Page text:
So right off the bat, you have this question as, well, what is Matthew, and what is Luke doing that they don't even have Joseph's dad being the same person? But again, I think it's just an issue of common sense. Consideration number two has to do with the nature of genealogies. Genealogies are very comfortable skipping generations, and you can say that so-and-so is the son of so-and-so, but you can skip generations, and maybe it's really the grandfather or the great-grandfather.

In other words, you could say that Bill is the son of Bob, or you could say that Bill is the son of George. Happens to be my grandfather, but as far as Jewish genealogies go, both are legitimate. So you can skip generations in doing genealogies.

This is how Matthew gets three sets of 14. He's skipping people in the genealogies, and in fact, if you just look at the ancestors listed from Abraham to Jesus, Matthew has 41, Luke has 57. In other words, Luke has 16 more than Matthew has.

Why? That's just the nature genealogies. You can skip them for whatever reason you want to. We may not like that, but that is the nature of ancient genealogies, and in fact, if you compare Matthew and Luke, specifically from David to Jesus, there's only two names that are the same, Shealtiel and Zerubbabel.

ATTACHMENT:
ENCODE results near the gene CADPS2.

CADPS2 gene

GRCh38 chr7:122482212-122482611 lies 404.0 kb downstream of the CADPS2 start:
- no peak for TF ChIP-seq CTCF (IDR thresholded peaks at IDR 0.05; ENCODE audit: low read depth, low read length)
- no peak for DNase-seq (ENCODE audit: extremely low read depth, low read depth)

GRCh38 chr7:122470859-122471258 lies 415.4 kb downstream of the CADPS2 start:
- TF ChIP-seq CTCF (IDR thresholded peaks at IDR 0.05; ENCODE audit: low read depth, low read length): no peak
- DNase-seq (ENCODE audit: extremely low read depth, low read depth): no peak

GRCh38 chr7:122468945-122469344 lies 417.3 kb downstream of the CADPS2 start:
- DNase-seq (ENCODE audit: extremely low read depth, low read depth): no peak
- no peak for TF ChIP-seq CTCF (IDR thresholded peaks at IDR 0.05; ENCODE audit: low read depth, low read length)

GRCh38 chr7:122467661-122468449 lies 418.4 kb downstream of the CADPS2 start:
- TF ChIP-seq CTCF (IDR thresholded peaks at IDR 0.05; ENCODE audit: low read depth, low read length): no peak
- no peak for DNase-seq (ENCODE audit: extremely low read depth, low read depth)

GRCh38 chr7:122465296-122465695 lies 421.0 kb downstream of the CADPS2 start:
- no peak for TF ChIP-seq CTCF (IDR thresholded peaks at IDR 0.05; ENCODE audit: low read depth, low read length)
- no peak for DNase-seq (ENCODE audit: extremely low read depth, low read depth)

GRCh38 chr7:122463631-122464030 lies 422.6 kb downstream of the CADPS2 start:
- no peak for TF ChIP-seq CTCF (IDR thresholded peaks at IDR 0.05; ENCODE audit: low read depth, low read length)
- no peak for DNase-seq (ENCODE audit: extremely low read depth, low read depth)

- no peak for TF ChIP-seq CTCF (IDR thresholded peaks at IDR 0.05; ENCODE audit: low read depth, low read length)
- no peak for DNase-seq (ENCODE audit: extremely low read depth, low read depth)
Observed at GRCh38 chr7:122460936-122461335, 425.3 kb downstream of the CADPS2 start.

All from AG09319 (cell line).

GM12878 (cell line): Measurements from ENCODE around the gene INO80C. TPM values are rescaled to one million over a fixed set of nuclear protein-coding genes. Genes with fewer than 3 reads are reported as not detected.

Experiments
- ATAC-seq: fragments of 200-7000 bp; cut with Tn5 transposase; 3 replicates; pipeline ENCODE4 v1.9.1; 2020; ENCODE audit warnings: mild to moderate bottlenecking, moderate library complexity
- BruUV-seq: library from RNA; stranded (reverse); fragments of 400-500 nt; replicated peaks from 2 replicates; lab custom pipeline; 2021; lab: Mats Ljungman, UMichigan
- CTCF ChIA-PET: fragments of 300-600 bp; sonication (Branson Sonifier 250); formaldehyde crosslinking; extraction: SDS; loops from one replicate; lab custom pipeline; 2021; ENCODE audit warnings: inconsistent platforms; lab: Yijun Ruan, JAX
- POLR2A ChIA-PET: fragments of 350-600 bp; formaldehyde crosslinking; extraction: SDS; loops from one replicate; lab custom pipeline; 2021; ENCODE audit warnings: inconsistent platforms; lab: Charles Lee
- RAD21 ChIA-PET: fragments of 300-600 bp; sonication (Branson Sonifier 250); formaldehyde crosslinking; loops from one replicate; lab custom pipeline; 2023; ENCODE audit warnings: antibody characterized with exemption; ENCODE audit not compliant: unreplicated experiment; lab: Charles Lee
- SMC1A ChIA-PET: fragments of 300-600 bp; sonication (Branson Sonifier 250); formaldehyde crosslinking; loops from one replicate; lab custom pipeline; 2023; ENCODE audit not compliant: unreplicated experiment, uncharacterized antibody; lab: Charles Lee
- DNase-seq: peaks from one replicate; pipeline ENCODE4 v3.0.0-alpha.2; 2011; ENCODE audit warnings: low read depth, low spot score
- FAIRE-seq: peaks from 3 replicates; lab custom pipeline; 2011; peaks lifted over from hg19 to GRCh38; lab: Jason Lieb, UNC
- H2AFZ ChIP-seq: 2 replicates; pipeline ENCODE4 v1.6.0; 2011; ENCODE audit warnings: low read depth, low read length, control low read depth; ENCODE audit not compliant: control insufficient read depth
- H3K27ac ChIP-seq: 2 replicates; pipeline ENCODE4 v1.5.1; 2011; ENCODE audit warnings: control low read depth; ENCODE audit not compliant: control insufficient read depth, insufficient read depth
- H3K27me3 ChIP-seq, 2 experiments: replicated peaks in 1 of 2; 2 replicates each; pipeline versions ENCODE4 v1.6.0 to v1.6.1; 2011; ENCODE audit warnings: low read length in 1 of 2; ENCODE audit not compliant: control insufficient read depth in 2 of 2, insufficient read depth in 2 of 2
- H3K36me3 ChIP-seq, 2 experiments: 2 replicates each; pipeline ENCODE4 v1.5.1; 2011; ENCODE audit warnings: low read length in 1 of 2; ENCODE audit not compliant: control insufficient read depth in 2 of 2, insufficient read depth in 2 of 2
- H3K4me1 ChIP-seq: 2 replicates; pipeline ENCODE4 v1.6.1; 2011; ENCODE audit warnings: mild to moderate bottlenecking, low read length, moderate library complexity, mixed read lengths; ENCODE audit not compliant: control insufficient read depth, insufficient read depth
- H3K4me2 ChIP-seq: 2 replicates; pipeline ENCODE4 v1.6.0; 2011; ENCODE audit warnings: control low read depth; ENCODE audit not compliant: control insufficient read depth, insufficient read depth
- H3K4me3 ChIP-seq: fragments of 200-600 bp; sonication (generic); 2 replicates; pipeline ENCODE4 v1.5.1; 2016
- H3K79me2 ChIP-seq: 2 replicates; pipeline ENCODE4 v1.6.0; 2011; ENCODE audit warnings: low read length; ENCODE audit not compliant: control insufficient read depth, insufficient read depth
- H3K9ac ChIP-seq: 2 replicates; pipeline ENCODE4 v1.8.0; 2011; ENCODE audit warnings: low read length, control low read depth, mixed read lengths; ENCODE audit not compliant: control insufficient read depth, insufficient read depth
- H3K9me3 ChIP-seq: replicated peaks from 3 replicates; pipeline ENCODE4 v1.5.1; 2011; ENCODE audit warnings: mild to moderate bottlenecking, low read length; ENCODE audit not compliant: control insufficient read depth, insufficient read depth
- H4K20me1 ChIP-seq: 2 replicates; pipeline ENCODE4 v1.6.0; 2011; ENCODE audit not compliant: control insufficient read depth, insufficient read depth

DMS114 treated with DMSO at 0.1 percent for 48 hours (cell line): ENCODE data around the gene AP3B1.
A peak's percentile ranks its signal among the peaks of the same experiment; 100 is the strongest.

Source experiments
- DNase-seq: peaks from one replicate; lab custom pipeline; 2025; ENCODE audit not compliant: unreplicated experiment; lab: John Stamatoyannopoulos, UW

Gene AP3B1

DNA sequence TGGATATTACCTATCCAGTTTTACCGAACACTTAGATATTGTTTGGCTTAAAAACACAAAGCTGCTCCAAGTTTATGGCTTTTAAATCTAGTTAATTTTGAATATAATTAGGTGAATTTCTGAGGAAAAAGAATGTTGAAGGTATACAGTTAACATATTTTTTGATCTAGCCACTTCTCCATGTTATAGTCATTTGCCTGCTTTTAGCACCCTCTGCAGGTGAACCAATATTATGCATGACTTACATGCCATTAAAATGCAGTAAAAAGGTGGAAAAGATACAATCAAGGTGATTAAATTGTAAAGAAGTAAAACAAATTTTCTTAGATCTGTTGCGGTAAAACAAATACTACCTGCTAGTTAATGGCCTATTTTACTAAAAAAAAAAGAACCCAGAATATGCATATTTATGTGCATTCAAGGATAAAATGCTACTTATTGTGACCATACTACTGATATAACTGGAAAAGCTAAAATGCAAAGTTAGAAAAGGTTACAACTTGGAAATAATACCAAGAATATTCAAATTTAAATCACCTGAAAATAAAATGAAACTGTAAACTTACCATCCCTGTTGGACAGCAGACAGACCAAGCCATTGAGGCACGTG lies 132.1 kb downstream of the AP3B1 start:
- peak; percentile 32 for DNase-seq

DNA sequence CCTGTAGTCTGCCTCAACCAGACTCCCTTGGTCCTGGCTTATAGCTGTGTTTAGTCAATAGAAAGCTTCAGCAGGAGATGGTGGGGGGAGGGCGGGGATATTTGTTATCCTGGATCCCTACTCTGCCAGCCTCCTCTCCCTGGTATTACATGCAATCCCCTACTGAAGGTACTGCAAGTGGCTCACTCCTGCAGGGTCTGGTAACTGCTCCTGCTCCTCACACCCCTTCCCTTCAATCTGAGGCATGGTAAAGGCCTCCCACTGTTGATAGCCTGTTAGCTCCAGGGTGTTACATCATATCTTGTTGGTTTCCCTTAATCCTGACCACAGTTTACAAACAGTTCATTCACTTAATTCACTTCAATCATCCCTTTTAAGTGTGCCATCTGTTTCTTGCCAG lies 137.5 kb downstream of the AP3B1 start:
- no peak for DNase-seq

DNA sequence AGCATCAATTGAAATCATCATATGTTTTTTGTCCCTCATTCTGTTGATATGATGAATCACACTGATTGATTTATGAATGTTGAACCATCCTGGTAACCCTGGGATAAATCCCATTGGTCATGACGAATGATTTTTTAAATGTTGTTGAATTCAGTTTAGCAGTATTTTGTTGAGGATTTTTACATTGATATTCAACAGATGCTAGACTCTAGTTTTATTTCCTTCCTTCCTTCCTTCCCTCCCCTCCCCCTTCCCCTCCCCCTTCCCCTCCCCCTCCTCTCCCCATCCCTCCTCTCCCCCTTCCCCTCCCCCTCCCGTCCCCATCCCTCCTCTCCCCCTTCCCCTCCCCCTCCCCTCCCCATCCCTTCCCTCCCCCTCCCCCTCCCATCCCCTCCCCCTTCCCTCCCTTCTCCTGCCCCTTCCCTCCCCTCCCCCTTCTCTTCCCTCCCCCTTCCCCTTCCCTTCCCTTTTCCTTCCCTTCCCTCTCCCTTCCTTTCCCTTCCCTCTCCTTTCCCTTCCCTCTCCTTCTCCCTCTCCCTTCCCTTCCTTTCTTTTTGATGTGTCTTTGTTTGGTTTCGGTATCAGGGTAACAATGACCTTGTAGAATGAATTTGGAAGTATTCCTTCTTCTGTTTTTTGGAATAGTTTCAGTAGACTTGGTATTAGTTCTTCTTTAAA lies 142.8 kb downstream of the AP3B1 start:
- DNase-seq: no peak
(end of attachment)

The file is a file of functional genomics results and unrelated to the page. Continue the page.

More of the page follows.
All the other names are different, and again, you look at that, and you have to understand either Matthew and Luke are just grossly incompetent, or something else is going on, and I don't think you can fairly say that Matthew and Luke are grossly incompetent. There are actually many different ways to explain the differences, but I'm going to cover just three, and you'll see how really complicated it can become in light of the considerations that we looked at. One of the more common explanations is that Matthew lists Joseph's genealogy, and Luke lists Mary's genealogy, and so Matthew has Jesus, Joseph with Mary, his dad is Jacob, and his dad is Mathan.

Luke goes, Jesus, so it was thought, was the son of Joseph, the son of Heli, Mathan, Levi, and Melchi, and so you have really a lot of differences right there, and so perhaps it is different genealogies. The problem is that in Matthew, he goes out of his way to state that Jesus was descended from Mary, and actually in Matthew it says that Jacob was the father of Joseph, the husband of Mary, of whom was born, and that whom is feminine, it's referring to Mary, of whom was born Jesus, the one who is called the Christ. And so in Matthew, you have this real emphasis not on Joseph, but on Mary.